Editor's note: This is the first installment of a new monthly feature
titled "Beyond the X," where writers, photographers and videographers
from MaxPreps will report on stories that go beyond the playing field.
TEMECULA, Calif. – Like a guard at Buckingham Palace, Chandler Smith stands tall and stoic, protecting his own sacred ground: The crease of his team’s junior varsity lacrosse goal.
The eyes of the Chaparral (Temecula, Calif.) sophomore pierce through a large protective mask. His heavily padded gloves wield a 50-inch alloy stick, with the right hand gripped tightly at the top near the netting and the left squeezing three-quarters down.
When action flurries at the other end, he twirls the rod like a golfer spinning a club between shots. When opponents attack, Smith crouches slightly, moves his feet and extends the stick. He looks fierce, like a middle linebacker waiting for a ballcarrier to break through the line.
This is Smith’s domain, his home away from home.
moment I played lacrosse I fell in love with it,” he said. “I love all
sports, but there’s something about lacrosse that really gets my
“I don’t know. I just think I was born to be an athlete.”
That’s quite a statement and perspective from a 16-year-old born with a rare birth defect that left him without a right leg.
came into the world with proximal femoral focal deficiency, a
non-hereditary bone deficiency that caused absence of a tibia, deformity
of the right foot and underdevelopment of his femur. His leg
was amputated at 18 months, when he received his first above-the-knee
titanium prosthetic. He’s been fitted for new ones almost annually ever
Along the way, supported by encouraging parents Richard and
Jennifer Smith, and sole sibling 14-year-old sister Courtney Smith, plus a large cast of teammates in various sports, Chandler hasn’t missed
an athletic step.
Video shot by Craig Johnson
He played T-Ball at age 5, soccer at 6 and golf soon after. He tried basketball in the eighth grade and wrestled last year, but gave it up because it conflicted with lacrosse, a sport he picked up the year before.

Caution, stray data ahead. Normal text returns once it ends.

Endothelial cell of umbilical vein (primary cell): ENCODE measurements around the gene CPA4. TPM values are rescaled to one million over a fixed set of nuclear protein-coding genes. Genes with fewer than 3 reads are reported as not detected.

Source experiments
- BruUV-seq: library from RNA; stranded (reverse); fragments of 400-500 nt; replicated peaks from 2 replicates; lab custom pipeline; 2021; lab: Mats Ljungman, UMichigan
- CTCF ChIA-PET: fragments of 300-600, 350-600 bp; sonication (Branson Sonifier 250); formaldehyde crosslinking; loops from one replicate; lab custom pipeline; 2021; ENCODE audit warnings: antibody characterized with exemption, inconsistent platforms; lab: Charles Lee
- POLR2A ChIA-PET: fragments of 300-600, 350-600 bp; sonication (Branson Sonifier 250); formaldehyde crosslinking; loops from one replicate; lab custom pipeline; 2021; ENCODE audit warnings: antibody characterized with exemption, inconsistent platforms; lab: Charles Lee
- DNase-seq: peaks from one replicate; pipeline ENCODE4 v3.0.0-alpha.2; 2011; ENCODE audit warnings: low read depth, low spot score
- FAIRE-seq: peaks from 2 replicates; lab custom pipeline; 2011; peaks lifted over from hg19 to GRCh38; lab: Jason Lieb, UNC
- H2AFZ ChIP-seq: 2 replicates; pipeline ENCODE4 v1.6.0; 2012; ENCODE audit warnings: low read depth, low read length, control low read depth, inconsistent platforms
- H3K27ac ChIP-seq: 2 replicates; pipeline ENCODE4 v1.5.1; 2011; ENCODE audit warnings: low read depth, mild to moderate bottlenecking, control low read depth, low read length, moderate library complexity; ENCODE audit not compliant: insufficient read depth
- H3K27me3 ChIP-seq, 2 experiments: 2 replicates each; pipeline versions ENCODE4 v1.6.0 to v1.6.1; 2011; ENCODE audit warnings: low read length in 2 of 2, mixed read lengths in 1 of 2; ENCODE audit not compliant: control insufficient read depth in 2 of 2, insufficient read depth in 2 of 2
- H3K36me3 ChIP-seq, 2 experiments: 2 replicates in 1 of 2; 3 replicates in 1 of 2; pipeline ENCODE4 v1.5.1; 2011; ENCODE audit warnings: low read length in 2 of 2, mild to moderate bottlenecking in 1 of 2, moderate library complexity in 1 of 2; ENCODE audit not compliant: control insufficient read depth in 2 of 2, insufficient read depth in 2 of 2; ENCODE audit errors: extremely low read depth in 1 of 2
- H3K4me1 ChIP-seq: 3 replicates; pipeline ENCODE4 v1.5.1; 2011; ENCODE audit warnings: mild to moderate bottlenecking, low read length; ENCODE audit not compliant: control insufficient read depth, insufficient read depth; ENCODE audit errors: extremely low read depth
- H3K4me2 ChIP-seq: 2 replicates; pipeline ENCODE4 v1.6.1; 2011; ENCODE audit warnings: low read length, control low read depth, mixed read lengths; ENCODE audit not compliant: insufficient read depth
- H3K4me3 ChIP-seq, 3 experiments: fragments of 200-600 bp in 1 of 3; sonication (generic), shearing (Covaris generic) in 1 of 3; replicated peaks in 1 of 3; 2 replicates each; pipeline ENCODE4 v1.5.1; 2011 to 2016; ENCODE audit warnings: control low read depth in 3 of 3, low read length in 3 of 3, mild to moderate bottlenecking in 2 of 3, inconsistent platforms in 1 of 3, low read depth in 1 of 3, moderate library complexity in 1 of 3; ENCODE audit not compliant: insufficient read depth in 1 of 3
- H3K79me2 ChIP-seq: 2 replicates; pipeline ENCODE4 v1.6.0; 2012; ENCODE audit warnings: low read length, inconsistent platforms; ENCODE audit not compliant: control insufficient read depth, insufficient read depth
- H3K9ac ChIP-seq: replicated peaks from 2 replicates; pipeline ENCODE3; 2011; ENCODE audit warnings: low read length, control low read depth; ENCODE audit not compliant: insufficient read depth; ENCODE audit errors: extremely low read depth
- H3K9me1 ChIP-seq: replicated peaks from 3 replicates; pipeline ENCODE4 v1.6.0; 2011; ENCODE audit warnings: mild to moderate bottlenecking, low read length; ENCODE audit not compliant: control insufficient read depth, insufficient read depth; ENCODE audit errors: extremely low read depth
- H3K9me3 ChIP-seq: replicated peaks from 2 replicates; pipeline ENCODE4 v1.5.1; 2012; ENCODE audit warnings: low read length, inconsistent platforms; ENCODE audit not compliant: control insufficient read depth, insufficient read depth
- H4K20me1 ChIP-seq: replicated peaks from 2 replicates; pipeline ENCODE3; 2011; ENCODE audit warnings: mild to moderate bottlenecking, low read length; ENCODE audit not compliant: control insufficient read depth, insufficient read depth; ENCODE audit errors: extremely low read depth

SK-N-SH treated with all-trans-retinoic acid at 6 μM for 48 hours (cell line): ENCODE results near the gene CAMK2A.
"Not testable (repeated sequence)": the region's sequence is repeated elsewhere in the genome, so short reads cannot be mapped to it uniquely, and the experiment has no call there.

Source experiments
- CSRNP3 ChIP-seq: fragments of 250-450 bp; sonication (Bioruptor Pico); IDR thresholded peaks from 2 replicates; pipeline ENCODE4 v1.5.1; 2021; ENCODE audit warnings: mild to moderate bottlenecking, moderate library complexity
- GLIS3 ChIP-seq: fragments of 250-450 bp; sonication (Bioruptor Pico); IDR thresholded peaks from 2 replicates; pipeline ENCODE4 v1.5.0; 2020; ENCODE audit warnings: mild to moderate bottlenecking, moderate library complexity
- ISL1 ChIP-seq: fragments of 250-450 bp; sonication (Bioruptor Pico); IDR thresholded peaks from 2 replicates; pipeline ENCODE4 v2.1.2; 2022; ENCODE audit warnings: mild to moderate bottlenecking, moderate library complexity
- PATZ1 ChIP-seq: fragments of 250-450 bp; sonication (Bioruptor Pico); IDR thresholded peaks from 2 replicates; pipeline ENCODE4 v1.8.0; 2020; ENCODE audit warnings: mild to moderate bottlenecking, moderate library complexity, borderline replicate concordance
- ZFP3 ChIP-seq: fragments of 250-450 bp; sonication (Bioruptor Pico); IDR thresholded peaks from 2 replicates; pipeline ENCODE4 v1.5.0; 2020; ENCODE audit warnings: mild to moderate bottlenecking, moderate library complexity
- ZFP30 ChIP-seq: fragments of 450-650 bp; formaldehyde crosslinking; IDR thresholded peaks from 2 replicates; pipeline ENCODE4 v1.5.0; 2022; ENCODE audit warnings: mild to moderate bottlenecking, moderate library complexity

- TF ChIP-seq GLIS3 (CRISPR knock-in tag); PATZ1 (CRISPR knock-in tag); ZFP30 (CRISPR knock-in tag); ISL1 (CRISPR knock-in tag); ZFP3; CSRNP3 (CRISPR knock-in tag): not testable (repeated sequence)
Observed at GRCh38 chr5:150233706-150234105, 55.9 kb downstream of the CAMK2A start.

“I have to play a sport,” he said. “I feel like I’m not doing anything if I’m not doing one. I need to be active.
“I just don’t want to be the one kid sitting on the couch all day playing video games. I want to be out here running, throwing, catching, sprinting, jumping. All that.”
He does all that and a lot more, said Chaparral first-year junior varsity coach Tim Mann, a former college lacrosse goalie. Chandler isn’t by any means the Pumas' top player – he’s still learning the game and splits time at goalie – but he adds an element of spirit, hustle and a competitive edge that is immeasurable.
“He raises everything up for this team,” he said. “They look at the joy he brings to the game. The seriousness he brings to the game. Just his overall determination to be better, regardless of what’s going on in his life at the time. The team feeds off that a lot.”
Even one of the top players on the varsity team.
Sophomore Michael Kay has been playing the game six years and his dad Brent is the varsity head coach.
“The kid’s got heart, man,” Kay said. “I’ve never seen someone with so little give and do so much. I mean when the ball is loose, he can really run. He really gets going.
“I don’t know. When I watch him I just feel real gifted and real thankful just being here. I feel real whole. Real solid. Real lucky.”
Remarkably, so does Chandler.